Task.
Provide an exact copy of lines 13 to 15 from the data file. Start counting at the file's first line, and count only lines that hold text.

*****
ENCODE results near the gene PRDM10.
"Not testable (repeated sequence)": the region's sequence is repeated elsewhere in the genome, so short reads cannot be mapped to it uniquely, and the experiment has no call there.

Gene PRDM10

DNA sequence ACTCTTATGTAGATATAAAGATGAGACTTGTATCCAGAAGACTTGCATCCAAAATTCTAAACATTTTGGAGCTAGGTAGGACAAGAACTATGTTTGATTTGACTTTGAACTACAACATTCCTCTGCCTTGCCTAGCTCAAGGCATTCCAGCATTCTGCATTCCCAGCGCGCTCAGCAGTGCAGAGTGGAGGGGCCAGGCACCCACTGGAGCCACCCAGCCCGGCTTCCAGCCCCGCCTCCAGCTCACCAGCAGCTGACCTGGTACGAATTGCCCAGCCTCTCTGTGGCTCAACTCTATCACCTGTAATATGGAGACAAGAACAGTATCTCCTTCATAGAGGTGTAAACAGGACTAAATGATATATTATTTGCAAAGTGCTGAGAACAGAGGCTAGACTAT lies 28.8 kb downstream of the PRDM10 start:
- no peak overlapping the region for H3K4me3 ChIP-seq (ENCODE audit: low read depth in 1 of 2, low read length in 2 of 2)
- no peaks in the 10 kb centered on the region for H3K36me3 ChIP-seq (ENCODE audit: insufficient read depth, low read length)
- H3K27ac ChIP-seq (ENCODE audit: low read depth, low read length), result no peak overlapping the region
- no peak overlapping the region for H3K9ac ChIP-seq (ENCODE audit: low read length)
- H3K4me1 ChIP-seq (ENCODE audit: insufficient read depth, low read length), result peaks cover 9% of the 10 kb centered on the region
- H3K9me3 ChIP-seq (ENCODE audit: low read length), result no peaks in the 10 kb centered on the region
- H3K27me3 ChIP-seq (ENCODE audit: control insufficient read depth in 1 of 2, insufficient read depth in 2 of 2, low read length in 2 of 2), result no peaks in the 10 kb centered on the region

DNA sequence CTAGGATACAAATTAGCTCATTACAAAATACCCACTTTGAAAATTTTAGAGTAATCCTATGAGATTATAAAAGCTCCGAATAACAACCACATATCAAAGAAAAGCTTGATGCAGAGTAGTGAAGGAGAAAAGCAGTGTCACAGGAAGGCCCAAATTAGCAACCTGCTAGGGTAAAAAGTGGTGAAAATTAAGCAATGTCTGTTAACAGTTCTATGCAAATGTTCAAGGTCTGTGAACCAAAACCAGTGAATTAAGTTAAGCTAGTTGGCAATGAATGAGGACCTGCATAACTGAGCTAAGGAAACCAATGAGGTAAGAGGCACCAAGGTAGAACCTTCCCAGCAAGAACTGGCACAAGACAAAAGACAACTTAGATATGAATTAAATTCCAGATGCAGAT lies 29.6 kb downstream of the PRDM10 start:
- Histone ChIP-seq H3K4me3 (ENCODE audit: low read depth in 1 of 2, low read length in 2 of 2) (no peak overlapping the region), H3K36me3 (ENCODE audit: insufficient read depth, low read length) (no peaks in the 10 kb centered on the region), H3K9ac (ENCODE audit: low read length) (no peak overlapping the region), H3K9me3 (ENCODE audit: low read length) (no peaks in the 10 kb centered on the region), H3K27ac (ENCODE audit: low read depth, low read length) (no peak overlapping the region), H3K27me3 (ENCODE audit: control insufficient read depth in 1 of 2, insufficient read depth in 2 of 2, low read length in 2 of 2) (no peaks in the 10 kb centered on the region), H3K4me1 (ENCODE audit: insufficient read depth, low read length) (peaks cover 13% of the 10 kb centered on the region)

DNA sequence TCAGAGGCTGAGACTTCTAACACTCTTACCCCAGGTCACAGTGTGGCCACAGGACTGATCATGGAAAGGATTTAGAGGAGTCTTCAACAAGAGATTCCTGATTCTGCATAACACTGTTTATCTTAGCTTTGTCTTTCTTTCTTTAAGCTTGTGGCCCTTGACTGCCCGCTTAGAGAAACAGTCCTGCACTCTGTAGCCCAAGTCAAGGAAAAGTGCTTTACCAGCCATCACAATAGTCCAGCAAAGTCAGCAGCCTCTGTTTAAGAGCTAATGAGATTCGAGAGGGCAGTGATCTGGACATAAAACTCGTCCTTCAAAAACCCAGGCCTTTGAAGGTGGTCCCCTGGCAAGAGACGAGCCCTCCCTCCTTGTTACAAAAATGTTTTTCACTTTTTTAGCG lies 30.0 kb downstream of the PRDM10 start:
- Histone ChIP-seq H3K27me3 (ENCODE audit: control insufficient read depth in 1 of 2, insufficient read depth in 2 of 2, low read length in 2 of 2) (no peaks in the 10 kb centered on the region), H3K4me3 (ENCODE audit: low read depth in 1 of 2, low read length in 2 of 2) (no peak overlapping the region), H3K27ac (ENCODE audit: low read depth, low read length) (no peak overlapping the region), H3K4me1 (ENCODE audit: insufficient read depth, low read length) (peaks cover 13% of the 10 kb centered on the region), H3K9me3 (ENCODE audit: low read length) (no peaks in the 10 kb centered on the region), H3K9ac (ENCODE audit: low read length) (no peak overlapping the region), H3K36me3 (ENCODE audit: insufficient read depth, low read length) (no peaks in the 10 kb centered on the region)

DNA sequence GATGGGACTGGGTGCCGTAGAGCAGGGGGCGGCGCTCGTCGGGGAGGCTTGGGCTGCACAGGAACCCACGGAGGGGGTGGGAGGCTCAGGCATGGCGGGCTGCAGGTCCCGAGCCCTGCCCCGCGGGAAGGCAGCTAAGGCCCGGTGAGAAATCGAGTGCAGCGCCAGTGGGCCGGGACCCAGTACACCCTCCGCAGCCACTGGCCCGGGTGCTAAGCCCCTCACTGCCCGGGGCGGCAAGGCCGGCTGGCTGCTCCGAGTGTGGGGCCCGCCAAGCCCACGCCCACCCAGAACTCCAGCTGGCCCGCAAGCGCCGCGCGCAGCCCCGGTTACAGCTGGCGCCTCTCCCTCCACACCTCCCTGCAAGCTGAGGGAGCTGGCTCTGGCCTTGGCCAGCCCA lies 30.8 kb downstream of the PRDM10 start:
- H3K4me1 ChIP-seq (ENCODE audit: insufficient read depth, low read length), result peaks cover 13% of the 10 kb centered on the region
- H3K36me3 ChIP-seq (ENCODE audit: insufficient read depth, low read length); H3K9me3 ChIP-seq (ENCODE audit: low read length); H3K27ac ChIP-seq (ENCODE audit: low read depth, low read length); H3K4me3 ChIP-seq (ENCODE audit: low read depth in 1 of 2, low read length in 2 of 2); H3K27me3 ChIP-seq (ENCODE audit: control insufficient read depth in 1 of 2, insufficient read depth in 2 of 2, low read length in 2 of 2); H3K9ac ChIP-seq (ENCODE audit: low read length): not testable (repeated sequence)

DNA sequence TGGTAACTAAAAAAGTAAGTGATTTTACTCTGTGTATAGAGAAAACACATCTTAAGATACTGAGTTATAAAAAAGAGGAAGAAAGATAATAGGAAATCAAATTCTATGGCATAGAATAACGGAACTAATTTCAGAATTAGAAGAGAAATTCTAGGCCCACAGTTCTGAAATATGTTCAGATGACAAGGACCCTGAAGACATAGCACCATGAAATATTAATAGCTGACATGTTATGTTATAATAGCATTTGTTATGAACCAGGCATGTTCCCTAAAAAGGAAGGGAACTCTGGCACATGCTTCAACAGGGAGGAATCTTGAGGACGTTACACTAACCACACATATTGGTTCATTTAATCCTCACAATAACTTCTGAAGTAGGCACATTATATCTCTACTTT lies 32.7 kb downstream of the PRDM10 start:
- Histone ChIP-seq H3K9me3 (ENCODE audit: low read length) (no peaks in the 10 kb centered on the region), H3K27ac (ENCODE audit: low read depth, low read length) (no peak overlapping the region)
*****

- Histone ChIP-seq H3K4me3 (ENCODE audit: low read depth in 1 of 2, low read length in 2 of 2) (no peak overlapping the region), H3K36me3 (ENCODE audit: insufficient read depth, low read length) (no peaks in the 10 kb centered on the region), H3K9ac (ENCODE audit: low read length) (no peak overlapping the region), H3K9me3 (ENCODE audit: low read length) (no peaks in the 10 kb centered on the region), H3K27ac (ENCODE audit: low read depth, low read length) (no peak overlapping the region), H3K27me3 (ENCODE audit: control insufficient read depth in 1 of 2, insufficient read depth in 2 of 2, low read length in 2 of 2) (no peaks in the 10 kb centered on the region), H3K4me1 (ENCODE audit: insufficient read depth, low read length) (peaks cover 13% of the 10 kb centered on the region)

DNA sequence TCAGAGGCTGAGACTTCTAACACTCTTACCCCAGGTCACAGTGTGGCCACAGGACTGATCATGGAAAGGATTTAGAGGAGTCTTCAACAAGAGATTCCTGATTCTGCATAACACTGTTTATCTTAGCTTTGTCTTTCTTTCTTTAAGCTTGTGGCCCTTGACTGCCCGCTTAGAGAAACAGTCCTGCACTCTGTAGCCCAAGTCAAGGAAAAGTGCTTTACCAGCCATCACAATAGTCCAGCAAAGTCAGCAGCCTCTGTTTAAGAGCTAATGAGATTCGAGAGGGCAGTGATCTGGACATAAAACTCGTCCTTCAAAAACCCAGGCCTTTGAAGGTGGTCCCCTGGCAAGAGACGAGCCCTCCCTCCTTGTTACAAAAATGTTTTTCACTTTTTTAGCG lies 30.0 kb downstream of the PRDM10 start:
- Histone ChIP-seq H3K27me3 (ENCODE audit: control insufficient read depth in 1 of 2, insufficient read depth in 2 of 2, low read length in 2 of 2) (no peaks in the 10 kb centered on the region), H3K4me3 (ENCODE audit: low read depth in 1 of 2, low read length in 2 of 2) (no peak overlapping the region), H3K27ac (ENCODE audit: low read depth, low read length) (no peak overlapping the region), H3K4me1 (ENCODE audit: insufficient read depth, low read length) (peaks cover 13% of the 10 kb centered on the region), H3K9me3 (ENCODE audit: low read length) (no peaks in the 10 kb centered on the region), H3K9ac (ENCODE audit: low read length) (no peak overlapping the region), H3K36me3 (ENCODE audit: insufficient read depth, low read length) (no peaks in the 10 kb centered on the region)